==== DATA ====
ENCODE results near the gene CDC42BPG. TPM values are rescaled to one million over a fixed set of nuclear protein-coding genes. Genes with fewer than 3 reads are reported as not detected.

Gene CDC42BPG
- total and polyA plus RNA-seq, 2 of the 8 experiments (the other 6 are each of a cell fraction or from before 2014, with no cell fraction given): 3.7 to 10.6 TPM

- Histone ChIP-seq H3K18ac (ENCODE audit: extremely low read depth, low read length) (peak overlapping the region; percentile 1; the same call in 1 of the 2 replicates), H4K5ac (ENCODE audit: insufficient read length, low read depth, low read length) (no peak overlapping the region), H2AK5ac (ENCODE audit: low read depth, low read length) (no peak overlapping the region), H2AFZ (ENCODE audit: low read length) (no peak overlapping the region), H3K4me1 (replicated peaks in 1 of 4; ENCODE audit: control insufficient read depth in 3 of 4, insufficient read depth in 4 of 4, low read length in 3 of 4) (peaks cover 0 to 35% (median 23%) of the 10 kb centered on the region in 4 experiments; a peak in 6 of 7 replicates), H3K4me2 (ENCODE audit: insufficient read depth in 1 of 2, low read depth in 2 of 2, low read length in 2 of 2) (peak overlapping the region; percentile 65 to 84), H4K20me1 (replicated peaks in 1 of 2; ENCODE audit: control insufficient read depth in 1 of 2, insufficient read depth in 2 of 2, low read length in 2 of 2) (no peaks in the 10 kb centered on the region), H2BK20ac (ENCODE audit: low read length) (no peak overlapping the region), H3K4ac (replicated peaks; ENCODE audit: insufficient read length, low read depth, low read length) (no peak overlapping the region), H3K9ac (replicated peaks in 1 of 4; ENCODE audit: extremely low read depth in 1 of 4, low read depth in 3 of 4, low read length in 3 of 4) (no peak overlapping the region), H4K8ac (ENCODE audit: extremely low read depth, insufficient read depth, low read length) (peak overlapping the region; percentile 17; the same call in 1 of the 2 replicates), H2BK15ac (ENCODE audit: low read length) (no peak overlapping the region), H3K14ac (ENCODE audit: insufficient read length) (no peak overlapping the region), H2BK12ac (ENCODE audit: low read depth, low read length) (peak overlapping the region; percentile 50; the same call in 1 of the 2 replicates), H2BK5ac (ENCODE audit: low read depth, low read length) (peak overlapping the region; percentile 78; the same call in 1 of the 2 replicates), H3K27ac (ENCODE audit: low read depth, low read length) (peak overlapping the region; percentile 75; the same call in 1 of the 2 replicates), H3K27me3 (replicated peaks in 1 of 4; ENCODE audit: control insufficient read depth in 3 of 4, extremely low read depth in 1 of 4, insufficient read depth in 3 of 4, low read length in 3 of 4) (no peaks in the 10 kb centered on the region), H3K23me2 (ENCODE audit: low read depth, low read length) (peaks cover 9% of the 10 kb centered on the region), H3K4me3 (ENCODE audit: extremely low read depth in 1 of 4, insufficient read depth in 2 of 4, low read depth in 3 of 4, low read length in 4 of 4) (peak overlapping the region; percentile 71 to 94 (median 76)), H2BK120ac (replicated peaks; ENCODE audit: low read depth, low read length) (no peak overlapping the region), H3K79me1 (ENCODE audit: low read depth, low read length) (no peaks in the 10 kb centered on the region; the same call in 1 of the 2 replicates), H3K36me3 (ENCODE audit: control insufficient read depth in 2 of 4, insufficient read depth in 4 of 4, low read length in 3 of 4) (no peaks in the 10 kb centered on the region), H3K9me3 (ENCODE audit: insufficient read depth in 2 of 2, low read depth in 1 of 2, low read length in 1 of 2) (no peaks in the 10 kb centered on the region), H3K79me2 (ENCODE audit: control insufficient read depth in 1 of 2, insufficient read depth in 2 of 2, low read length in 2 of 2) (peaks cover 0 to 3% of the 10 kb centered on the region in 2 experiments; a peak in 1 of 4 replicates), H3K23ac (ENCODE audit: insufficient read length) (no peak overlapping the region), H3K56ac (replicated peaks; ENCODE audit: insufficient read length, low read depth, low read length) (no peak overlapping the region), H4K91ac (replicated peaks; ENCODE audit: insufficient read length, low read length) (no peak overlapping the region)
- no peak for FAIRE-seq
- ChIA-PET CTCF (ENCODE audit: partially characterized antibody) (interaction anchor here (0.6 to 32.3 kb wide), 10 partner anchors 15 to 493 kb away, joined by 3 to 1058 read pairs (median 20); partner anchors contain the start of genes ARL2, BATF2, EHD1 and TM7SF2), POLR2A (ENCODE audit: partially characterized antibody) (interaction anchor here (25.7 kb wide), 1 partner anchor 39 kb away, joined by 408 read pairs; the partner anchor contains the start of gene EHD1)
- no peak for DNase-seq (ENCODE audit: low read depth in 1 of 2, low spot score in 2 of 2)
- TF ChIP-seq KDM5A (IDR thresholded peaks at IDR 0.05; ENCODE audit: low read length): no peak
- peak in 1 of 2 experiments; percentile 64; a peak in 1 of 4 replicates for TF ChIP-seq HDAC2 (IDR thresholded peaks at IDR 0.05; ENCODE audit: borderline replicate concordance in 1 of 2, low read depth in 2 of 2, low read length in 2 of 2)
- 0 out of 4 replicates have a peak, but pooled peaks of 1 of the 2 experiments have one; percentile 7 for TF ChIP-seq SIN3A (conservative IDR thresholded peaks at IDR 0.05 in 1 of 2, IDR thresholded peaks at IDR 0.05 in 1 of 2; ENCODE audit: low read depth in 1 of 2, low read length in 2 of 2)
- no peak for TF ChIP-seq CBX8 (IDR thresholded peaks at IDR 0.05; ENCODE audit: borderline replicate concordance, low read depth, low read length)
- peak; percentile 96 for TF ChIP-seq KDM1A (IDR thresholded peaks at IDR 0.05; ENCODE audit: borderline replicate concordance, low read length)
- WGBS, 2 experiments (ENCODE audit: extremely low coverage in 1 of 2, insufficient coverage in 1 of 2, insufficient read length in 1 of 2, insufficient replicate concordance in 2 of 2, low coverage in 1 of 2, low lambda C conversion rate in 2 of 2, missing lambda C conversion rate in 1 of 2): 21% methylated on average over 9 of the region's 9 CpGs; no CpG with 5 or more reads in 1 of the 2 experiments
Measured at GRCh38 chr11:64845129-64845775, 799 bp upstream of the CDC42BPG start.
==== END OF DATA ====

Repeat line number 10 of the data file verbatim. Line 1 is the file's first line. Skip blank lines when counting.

- 0 out of 4 replicates have a peak, but pooled peaks of 1 of the 2 experiments have one; percentile 7 for TF ChIP-seq SIN3A (conservative IDR thresholded peaks at IDR 0.05 in 1 of 2, IDR thresholded peaks at IDR 0.05 in 1 of 2; ENCODE audit: low read depth in 1 of 2, low read length in 2 of 2)